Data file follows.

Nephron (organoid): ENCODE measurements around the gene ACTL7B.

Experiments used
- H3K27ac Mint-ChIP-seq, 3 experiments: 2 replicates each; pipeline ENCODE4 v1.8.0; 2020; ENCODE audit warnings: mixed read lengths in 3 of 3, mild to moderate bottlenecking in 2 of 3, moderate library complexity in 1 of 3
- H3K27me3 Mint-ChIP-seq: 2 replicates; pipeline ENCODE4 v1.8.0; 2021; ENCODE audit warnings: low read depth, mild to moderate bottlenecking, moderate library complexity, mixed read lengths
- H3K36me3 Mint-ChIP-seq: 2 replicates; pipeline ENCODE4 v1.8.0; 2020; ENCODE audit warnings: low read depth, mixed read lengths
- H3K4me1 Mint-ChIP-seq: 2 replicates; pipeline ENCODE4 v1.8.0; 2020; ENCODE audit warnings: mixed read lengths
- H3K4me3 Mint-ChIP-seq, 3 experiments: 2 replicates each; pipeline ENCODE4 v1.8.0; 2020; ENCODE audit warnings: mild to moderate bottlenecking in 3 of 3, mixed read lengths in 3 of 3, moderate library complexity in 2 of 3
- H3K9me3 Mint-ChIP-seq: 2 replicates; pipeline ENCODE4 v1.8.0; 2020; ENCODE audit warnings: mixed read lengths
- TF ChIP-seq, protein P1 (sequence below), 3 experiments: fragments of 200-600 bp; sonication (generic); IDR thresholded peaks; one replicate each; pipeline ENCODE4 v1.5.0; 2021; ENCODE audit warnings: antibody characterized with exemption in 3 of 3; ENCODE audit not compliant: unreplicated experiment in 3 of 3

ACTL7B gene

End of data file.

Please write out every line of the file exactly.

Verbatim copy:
Nephron (organoid): ENCODE measurements around the gene ACTL7B.

Experiments used
- H3K27ac Mint-ChIP-seq, 3 experiments: 2 replicates each; pipeline ENCODE4 v1.8.0; 2020; ENCODE audit warnings: mixed read lengths in 3 of 3, mild to moderate bottlenecking in 2 of 3, moderate library complexity in 1 of 3
- H3K27me3 Mint-ChIP-seq: 2 replicates; pipeline ENCODE4 v1.8.0; 2021; ENCODE audit warnings: low read depth, mild to moderate bottlenecking, moderate library complexity, mixed read lengths
- H3K36me3 Mint-ChIP-seq: 2 replicates; pipeline ENCODE4 v1.8.0; 2020; ENCODE audit warnings: low read depth, mixed read lengths
- H3K4me1 Mint-ChIP-seq: 2 replicates; pipeline ENCODE4 v1.8.0; 2020; ENCODE audit warnings: mixed read lengths
- H3K4me3 Mint-ChIP-seq, 3 experiments: 2 replicates each; pipeline ENCODE4 v1.8.0; 2020; ENCODE audit warnings: mild to moderate bottlenecking in 3 of 3, mixed read lengths in 3 of 3, moderate library complexity in 2 of 3
- H3K9me3 Mint-ChIP-seq: 2 replicates; pipeline ENCODE4 v1.8.0; 2020; ENCODE audit warnings: mixed read lengths
- TF ChIP-seq, protein P1 (sequence below), 3 experiments: fragments of 200-600 bp; sonication (generic); IDR thresholded peaks; one replicate each; pipeline ENCODE4 v1.5.0; 2021; ENCODE audit warnings: antibody characterized with exemption in 3 of 3; ENCODE audit not compliant: unreplicated experiment in 3 of 3

ACTL7B gene